February is American Heart Month, making it an ideal time to remind us to focus on our hearts. Heart disease remains the leading cause of death for women in the U.S. According to the CDC, 1 in 5 deaths in women are linked to heart disease. Yet few women understand the warning signs of heart attack and stroke. Sometimes heart attack symptoms may present differently in women than men. Plus, there’s a risk of what’s known as a silent heart attack, where mild symptoms are easily brushed off.
As a woman and a friend to other women, it’s crucial for you to understand the signs of a heart attack—especially symptoms that can be overlooked or ignored. Plus, we’ll introduce ways to support heart health as you age.
What Women Should Know About Heart Attacks
Heart attacks don’t always present the same for women as they do for men. This is a big reason why symptoms go ignored, or can be overlooked. Chest discomfort is the most common heart attack symptom. Other symptoms that aren’t present in every case may include:
- Shortness of breath
- Cold sweats
- Back pain, jaw pain, or pain in both arms
Additionally, women are at risk of ‘silent’ heart attacks. These are heart attacks with mild symptoms that may go unnoticed. They lack the intensity of chest pain, shooting pain down the arm or jaw, sudden shortness of breath, or sweating.
Often short symptoms appear that may make you feel like you’ve over-exerted yourself. Other symptoms may feel more like acid reflux or heartburn. If you notice any of these symptoms, don’t just brush them aside. Make note of them, and talk to your healthcare provider right away.
How Women Can Support Heart Health
It’s never too late to support your heart health. Here are some simple ways to give a little love to your heart right now.
Get plenty of fruits and vegetables- A healthy diet is one of the best ways to support heart health. Adding in a few more daily servings of fruits and vegetables will provide heart-supporting vitamins, minerals, and nutrients. Plus you can support healthy cholesterol levels.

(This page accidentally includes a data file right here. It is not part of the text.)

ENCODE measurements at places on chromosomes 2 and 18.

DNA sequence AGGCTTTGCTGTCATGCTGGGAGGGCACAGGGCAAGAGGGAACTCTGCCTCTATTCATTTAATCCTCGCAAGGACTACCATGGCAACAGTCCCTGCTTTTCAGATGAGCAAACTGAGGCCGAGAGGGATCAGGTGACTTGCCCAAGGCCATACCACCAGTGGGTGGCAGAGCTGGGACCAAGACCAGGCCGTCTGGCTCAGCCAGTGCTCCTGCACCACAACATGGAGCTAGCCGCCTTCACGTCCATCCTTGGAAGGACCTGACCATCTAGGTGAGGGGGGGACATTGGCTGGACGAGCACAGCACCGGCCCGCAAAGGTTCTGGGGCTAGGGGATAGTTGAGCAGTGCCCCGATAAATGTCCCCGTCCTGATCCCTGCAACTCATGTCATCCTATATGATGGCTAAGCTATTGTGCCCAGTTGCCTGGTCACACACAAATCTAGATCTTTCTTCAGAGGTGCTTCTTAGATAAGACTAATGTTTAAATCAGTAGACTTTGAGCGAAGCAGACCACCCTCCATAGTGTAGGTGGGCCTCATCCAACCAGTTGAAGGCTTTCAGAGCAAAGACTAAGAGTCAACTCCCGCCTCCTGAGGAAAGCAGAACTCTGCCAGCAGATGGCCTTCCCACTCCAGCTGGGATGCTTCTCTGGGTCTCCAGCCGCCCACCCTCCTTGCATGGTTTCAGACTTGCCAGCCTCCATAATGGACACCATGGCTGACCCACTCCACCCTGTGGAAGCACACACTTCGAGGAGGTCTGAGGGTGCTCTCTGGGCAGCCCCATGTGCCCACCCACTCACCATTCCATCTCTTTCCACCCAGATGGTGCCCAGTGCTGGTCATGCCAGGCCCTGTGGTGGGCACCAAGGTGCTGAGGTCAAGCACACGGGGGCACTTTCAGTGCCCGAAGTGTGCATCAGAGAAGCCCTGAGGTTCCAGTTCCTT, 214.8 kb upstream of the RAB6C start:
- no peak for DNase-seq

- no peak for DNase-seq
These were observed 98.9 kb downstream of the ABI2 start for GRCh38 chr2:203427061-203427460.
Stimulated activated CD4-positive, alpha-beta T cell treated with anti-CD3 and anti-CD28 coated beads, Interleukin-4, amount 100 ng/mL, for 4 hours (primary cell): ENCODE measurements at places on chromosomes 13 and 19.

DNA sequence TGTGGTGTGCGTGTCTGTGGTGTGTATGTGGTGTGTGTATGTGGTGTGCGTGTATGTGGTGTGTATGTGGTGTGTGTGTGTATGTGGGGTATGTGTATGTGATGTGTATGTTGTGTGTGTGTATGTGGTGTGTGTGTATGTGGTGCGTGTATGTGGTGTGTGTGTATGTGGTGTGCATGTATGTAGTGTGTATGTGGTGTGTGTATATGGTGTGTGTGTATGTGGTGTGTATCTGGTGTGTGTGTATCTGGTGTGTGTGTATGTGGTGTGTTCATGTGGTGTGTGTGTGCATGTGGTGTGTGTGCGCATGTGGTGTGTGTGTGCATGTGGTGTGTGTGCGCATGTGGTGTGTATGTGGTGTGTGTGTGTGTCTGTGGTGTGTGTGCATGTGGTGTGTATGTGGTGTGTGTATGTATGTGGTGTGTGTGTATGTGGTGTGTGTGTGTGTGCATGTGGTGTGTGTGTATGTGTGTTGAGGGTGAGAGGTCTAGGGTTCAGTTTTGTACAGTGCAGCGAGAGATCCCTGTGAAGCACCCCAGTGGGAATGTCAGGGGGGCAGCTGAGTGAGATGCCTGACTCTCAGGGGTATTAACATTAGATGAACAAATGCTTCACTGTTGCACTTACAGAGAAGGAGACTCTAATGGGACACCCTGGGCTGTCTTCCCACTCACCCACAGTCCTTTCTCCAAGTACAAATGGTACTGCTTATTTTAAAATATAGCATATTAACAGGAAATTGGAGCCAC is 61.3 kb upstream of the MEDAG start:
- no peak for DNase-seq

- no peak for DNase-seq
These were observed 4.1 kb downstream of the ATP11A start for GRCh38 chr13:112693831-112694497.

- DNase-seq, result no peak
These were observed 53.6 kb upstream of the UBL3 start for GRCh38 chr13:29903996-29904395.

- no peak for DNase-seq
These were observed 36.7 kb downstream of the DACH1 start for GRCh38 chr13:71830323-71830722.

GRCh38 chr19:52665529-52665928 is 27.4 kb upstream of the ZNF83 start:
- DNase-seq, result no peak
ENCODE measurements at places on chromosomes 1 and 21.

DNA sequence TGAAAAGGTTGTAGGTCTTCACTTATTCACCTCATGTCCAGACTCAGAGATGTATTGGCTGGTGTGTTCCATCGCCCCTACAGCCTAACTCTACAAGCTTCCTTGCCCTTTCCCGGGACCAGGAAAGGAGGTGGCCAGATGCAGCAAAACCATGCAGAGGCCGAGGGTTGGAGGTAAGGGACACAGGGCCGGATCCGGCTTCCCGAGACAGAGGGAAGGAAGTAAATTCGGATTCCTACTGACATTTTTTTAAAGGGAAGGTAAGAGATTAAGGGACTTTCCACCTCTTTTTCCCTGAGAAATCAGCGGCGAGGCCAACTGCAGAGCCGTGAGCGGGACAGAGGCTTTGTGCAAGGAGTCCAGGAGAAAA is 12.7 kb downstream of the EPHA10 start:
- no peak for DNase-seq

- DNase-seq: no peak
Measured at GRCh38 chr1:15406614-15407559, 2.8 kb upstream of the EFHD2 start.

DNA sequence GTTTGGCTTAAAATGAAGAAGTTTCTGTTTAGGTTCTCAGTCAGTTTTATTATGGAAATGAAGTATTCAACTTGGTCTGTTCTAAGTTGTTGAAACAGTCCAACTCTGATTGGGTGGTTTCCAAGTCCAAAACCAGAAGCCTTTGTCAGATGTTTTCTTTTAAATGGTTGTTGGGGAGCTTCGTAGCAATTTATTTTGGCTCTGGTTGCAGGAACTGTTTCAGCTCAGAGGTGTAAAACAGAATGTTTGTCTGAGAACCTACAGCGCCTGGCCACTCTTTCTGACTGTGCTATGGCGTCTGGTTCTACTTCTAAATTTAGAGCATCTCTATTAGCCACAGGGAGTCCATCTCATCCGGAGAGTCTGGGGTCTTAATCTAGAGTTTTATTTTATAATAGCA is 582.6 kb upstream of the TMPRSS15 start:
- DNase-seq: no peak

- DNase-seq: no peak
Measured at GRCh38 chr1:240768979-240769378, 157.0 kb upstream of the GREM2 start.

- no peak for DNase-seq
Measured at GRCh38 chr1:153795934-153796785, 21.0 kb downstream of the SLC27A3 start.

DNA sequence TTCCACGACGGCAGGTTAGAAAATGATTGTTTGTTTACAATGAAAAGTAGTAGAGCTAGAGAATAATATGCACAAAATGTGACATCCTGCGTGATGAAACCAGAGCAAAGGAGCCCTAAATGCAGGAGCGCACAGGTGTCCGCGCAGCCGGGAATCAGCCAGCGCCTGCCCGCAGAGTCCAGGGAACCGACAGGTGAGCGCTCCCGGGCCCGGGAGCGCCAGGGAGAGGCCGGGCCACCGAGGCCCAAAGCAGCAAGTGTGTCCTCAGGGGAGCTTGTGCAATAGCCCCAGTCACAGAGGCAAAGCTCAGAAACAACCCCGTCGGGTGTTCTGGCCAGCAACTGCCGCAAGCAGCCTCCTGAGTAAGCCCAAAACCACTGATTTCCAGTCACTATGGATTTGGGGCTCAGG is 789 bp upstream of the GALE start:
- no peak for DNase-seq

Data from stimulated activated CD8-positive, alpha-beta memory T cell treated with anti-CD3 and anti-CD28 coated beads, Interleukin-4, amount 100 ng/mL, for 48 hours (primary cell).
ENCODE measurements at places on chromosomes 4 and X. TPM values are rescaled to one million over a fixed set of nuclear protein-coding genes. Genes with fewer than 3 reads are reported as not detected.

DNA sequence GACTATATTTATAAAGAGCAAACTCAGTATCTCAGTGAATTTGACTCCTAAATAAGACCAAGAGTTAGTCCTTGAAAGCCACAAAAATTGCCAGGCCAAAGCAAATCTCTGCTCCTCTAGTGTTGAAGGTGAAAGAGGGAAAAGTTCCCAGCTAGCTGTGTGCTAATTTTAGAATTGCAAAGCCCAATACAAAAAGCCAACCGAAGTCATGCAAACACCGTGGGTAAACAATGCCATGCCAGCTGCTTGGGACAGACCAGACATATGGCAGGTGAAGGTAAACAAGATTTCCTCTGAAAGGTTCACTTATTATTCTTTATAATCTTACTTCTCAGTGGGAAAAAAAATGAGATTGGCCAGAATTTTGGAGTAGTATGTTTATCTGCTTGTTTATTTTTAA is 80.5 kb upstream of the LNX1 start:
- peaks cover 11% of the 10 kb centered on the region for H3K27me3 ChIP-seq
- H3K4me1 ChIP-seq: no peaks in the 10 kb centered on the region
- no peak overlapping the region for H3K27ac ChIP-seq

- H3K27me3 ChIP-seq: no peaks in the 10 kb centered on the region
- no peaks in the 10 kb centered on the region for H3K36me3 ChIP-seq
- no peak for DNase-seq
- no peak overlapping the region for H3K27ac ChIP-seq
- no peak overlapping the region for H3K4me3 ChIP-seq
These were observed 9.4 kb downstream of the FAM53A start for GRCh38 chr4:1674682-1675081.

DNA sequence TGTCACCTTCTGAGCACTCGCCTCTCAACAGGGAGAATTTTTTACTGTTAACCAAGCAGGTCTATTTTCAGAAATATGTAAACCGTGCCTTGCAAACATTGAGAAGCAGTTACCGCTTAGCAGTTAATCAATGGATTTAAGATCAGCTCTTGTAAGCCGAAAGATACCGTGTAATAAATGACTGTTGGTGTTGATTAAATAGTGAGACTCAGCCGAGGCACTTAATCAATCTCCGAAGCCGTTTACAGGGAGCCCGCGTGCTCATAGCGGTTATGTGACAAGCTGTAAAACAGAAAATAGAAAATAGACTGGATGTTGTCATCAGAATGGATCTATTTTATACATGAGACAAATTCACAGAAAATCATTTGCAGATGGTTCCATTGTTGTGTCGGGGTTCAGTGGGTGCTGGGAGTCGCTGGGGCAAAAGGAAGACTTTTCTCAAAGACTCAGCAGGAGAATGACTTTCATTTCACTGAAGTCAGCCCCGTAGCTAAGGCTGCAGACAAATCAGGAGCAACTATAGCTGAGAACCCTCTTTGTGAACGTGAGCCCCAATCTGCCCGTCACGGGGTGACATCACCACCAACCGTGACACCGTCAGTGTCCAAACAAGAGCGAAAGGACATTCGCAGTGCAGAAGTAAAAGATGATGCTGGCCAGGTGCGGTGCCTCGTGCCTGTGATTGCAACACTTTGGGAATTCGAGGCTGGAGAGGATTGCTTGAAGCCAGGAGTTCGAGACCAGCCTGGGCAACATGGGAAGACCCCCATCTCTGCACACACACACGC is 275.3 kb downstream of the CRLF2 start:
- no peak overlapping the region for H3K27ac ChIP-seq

Cut back on added sugar and fat- Added sugars and dietary fat can negatively affect cholesterol levels, and also increase insulin resistance. Aim for less than 6 teaspoons of added sugar per day. Dietary fat should make up 20-30% of your daily calories.
Limit alcohol use- Alcohol use can lead to long-term heart problems. Additionally, alcohol increases your risk of cancer and liver disease. No alcohol is best. But if you choose to use alcohol, it’s important to weigh the risk with the enjoyment.
Quit smoking- We’ve known for a long time the negative health effects of smoking. But quitting isn’t always easy. Find a support group, and look for local smoking cessation programs provided through your healthcare network.
Improve sleep quality- Insomnia and lack of sleep contribute to your risk of heart disease and diabetes. Though sleep issues can arise as we approach and go through menopause, there are ways to improve sleep quality. These include avoiding caffeine after breakfast, or omitting it altogether. Creating a positive bedtime routine, and going to bed at the same time every night.
- Get active- Daily exercise is one of the best ways to support heart health. Even a quick 15-minute walk does wonders for your heart. If it’s been a while since you worked out, ease back into a routine slowly. Find supportive friends or join a local fitness club to hold you accountable.
It’s also important to know your family history. Talk with your doctor about any heart health issues experienced by your family, and get regular screening at your annual exams.